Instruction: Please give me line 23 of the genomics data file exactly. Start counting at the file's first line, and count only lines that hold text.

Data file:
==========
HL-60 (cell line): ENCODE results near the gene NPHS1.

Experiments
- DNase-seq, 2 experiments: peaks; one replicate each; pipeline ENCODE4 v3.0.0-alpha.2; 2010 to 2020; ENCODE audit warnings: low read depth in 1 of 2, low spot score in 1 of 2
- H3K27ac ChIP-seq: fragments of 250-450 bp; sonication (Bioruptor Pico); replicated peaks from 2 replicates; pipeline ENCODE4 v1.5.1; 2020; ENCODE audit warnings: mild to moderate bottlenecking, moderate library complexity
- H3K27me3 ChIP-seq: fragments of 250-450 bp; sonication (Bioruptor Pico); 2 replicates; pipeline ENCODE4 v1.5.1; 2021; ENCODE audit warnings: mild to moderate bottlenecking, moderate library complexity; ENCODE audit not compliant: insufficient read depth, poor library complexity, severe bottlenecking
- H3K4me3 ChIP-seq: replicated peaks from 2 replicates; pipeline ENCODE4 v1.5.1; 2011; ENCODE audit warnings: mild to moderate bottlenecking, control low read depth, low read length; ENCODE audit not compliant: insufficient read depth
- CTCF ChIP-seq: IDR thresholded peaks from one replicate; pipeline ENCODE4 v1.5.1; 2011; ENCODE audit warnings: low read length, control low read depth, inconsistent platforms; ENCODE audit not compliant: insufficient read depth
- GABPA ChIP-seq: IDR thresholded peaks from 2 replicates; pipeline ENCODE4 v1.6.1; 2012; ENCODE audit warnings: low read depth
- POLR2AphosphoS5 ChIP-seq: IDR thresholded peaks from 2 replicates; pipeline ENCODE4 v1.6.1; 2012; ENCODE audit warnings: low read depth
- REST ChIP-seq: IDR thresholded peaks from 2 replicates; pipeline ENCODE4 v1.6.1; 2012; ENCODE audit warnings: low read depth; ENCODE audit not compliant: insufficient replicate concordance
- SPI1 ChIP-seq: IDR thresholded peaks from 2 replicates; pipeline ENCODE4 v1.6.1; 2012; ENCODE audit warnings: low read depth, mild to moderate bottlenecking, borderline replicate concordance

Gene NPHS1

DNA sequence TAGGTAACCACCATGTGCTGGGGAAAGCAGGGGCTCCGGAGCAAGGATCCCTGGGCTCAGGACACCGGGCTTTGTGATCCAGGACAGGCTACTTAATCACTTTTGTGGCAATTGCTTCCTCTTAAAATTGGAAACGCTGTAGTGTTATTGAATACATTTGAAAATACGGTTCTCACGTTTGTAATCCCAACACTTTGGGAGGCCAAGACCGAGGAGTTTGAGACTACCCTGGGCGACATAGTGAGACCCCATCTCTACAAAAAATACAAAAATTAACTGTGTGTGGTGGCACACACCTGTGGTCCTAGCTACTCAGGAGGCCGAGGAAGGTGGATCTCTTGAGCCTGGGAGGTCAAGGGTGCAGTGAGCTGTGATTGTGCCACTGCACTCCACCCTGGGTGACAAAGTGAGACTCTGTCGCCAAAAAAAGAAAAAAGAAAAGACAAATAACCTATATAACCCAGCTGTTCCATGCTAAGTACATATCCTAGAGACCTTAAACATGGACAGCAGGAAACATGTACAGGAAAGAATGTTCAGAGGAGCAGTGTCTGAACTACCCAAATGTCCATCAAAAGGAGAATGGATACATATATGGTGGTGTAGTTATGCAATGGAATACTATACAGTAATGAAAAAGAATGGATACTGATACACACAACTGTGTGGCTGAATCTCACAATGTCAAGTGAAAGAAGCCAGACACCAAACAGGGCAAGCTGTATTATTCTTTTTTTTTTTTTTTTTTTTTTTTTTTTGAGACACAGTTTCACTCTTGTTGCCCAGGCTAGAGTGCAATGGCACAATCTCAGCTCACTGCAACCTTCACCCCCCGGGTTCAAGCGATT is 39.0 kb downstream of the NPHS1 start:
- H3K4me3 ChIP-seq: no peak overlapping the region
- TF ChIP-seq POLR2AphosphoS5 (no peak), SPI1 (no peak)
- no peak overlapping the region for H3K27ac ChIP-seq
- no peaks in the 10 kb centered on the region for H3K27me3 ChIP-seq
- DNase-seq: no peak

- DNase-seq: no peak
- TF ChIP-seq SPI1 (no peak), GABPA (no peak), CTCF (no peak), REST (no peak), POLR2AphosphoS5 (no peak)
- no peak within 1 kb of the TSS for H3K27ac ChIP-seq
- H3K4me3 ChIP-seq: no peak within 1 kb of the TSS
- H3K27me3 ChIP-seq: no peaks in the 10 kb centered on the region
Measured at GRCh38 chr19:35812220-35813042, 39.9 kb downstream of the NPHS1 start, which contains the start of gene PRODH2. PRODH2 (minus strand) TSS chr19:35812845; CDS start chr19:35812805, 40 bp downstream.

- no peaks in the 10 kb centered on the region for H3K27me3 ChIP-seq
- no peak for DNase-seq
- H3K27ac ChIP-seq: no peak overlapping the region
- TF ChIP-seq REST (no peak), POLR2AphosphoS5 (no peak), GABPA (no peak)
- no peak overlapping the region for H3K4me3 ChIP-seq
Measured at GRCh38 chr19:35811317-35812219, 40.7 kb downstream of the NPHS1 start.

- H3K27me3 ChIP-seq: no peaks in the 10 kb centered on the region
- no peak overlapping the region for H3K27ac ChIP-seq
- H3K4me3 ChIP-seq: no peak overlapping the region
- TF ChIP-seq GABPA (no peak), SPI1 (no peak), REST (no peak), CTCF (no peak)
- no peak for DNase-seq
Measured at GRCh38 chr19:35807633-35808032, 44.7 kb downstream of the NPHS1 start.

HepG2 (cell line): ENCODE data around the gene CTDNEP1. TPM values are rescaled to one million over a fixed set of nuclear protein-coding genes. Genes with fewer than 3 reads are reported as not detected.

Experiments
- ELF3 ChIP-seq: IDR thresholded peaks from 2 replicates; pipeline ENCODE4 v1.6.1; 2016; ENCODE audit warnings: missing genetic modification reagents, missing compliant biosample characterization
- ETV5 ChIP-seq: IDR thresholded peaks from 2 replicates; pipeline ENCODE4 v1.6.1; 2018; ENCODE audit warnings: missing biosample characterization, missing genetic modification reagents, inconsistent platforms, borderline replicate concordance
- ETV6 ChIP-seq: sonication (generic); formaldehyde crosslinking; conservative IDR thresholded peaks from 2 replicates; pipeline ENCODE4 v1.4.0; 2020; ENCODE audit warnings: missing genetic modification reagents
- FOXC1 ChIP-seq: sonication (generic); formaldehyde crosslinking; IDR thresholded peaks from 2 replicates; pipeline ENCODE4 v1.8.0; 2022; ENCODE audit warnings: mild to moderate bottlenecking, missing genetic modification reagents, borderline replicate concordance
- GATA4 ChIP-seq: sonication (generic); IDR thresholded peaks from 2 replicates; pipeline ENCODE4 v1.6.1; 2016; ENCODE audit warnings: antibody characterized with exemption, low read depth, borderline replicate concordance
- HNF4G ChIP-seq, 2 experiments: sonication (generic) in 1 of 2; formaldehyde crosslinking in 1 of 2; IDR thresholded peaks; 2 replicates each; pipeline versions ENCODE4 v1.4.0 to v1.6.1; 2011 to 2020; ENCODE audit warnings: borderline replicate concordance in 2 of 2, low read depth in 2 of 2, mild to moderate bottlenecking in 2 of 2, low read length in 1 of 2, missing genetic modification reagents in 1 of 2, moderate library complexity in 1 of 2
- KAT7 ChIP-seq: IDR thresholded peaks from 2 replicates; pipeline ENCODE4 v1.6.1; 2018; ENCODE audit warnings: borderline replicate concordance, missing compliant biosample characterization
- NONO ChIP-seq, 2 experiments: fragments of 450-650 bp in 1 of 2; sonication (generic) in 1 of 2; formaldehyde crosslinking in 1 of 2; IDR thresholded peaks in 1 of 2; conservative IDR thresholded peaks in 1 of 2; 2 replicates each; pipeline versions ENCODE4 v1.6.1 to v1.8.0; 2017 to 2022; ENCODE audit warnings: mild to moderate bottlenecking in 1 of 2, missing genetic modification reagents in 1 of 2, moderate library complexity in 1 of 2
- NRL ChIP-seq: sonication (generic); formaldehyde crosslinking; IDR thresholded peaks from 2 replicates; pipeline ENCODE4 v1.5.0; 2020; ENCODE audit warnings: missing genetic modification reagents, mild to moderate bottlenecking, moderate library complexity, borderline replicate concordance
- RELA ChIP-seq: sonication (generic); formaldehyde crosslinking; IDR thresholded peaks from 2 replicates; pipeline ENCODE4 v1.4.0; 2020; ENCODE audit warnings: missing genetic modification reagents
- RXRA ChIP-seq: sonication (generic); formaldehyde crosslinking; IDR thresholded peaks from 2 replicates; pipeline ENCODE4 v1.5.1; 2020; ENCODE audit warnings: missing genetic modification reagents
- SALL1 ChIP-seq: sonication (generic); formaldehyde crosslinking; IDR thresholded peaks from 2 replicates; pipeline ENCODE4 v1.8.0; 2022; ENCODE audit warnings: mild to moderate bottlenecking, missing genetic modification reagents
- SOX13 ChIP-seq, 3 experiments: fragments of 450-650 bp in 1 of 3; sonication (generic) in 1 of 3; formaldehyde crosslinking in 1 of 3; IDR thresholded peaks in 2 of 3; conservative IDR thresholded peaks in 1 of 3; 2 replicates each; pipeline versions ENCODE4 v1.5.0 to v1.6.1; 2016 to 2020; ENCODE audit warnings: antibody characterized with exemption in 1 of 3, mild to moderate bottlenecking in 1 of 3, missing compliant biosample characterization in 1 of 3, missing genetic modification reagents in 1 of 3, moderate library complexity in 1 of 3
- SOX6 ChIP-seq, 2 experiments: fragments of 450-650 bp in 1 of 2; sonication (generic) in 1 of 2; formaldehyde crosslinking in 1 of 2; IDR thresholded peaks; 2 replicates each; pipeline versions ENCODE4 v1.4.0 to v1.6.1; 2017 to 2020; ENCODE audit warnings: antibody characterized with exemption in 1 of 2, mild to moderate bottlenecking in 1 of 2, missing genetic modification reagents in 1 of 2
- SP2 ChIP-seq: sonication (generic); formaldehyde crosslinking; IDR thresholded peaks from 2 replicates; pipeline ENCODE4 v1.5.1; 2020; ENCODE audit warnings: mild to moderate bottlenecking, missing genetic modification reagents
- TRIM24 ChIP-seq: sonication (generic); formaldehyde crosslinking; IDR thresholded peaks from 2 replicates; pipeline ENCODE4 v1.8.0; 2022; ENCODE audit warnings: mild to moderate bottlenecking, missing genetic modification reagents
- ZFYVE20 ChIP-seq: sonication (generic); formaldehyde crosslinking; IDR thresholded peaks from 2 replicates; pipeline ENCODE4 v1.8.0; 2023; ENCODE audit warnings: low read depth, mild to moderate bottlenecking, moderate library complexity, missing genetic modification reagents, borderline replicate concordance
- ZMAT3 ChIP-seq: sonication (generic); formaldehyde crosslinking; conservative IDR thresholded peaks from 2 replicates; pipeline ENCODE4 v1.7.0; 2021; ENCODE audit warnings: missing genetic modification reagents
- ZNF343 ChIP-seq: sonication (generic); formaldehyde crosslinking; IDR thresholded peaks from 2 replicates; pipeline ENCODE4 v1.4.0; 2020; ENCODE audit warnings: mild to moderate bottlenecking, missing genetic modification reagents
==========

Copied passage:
- H3K27me3 ChIP-seq: no peaks in the 10 kb centered on the region